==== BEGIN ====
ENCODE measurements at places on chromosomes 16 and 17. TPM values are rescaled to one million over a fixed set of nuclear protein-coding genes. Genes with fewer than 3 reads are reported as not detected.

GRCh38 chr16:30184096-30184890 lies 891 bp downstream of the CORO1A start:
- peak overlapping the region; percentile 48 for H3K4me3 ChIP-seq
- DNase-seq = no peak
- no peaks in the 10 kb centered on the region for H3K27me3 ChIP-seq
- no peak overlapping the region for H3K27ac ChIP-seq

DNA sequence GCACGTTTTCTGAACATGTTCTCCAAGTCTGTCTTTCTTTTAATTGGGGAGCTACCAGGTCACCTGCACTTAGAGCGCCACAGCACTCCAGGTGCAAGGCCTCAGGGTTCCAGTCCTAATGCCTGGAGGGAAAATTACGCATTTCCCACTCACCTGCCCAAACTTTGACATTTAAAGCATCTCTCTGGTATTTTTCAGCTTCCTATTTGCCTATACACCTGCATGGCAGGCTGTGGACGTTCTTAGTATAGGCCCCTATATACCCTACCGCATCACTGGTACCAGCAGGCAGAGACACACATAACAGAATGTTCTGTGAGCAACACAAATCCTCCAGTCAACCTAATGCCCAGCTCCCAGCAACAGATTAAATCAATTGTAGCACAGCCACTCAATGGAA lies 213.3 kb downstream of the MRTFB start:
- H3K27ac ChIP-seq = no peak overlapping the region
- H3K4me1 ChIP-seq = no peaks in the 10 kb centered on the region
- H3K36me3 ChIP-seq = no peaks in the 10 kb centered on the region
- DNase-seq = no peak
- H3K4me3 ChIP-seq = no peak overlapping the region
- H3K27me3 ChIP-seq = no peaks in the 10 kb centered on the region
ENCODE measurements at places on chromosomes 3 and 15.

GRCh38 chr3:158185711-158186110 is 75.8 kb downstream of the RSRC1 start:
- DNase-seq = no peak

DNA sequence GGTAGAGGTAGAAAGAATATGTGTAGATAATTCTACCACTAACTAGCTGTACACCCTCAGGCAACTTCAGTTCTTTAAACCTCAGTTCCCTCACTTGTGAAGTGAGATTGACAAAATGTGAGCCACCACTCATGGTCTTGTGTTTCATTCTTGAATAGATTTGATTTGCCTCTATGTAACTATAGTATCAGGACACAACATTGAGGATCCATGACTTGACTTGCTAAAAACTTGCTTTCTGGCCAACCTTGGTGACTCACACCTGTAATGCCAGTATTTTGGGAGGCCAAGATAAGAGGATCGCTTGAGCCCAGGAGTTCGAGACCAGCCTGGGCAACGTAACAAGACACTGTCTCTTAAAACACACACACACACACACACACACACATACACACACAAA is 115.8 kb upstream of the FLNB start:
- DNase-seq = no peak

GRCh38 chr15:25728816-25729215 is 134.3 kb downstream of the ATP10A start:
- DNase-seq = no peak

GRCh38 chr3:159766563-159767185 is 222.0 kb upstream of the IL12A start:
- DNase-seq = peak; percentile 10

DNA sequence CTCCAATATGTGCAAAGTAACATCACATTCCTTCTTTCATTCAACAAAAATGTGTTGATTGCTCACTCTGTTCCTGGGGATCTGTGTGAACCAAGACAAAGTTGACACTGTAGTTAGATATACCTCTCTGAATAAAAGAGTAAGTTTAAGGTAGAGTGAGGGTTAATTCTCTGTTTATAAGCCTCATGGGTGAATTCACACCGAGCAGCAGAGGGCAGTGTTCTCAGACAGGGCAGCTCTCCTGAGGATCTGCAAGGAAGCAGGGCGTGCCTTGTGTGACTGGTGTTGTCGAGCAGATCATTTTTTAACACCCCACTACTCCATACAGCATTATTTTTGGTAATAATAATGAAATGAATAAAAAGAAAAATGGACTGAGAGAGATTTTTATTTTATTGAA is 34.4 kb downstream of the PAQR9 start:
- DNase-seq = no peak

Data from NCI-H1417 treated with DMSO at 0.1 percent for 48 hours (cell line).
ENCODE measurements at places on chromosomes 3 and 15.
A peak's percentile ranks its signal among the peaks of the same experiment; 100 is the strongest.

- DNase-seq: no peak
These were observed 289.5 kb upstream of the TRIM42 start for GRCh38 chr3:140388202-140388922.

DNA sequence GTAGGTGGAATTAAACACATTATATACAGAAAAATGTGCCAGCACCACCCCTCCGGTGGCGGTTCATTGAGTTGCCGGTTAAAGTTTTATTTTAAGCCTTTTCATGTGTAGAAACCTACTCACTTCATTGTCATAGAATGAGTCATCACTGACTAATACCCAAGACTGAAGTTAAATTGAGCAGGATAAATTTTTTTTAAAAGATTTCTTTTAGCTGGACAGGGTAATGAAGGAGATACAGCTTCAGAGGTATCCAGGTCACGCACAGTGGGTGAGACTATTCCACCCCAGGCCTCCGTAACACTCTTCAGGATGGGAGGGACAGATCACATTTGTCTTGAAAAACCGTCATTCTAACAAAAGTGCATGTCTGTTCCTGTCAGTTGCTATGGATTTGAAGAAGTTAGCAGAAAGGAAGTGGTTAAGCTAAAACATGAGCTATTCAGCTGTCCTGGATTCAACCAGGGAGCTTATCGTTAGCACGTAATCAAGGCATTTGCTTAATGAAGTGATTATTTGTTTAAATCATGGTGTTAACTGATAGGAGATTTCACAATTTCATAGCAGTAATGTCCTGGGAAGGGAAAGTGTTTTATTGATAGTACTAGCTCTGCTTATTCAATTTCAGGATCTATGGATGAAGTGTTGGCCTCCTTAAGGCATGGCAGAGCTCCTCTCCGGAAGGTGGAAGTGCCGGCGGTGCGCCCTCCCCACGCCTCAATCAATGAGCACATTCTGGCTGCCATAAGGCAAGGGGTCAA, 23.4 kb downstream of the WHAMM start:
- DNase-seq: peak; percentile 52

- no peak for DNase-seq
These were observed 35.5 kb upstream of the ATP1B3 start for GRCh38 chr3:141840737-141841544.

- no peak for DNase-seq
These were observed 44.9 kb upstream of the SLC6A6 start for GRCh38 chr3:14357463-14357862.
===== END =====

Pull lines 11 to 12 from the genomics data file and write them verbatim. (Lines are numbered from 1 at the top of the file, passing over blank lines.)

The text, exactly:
- DNase-seq = no peak
- H3K4me3 ChIP-seq = no peak overlapping the region